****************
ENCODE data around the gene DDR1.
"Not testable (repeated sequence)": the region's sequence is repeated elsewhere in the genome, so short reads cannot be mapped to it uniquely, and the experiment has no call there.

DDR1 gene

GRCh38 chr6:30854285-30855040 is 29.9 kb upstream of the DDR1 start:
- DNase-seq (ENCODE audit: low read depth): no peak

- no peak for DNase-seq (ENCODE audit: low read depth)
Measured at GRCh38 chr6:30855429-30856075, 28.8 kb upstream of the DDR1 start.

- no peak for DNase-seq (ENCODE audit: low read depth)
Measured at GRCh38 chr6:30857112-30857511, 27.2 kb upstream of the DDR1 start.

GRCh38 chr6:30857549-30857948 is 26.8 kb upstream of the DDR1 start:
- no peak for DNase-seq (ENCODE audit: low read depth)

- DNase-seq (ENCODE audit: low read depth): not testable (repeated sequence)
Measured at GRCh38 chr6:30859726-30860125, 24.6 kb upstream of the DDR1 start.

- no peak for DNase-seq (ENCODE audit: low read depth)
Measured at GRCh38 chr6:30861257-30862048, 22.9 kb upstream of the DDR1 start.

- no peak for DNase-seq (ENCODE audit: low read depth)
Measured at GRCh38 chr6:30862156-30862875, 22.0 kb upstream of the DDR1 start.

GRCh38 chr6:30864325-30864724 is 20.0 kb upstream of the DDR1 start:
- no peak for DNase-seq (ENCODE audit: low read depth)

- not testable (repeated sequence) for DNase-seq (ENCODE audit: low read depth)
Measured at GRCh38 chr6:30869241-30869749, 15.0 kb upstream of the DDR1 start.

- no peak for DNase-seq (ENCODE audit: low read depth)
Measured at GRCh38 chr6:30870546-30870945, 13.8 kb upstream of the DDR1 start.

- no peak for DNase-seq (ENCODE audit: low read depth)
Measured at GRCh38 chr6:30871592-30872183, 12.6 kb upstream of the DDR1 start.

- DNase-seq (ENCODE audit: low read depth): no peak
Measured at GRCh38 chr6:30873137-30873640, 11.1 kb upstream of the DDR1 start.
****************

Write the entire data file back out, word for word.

ENCODE data around the gene DDR1.
"Not testable (repeated sequence)": the region's sequence is repeated elsewhere in the genome, so short reads cannot be mapped to it uniquely, and the experiment has no call there.

DDR1 gene

GRCh38 chr6:30854285-30855040 is 29.9 kb upstream of the DDR1 start:
- DNase-seq (ENCODE audit: low read depth): no peak

- no peak for DNase-seq (ENCODE audit: low read depth)
Measured at GRCh38 chr6:30855429-30856075, 28.8 kb upstream of the DDR1 start.

- no peak for DNase-seq (ENCODE audit: low read depth)
Measured at GRCh38 chr6:30857112-30857511, 27.2 kb upstream of the DDR1 start.

GRCh38 chr6:30857549-30857948 is 26.8 kb upstream of the DDR1 start:
- no peak for DNase-seq (ENCODE audit: low read depth)

- DNase-seq (ENCODE audit: low read depth): not testable (repeated sequence)
Measured at GRCh38 chr6:30859726-30860125, 24.6 kb upstream of the DDR1 start.

- no peak for DNase-seq (ENCODE audit: low read depth)
Measured at GRCh38 chr6:30861257-30862048, 22.9 kb upstream of the DDR1 start.

- no peak for DNase-seq (ENCODE audit: low read depth)
Measured at GRCh38 chr6:30862156-30862875, 22.0 kb upstream of the DDR1 start.

GRCh38 chr6:30864325-30864724 is 20.0 kb upstream of the DDR1 start:
- no peak for DNase-seq (ENCODE audit: low read depth)

- not testable (repeated sequence) for DNase-seq (ENCODE audit: low read depth)
Measured at GRCh38 chr6:30869241-30869749, 15.0 kb upstream of the DDR1 start.

- no peak for DNase-seq (ENCODE audit: low read depth)
Measured at GRCh38 chr6:30870546-30870945, 13.8 kb upstream of the DDR1 start.

- no peak for DNase-seq (ENCODE audit: low read depth)
Measured at GRCh38 chr6:30871592-30872183, 12.6 kb upstream of the DDR1 start.

- DNase-seq (ENCODE audit: low read depth): no peak
Measured at GRCh38 chr6:30873137-30873640, 11.1 kb upstream of the DDR1 start.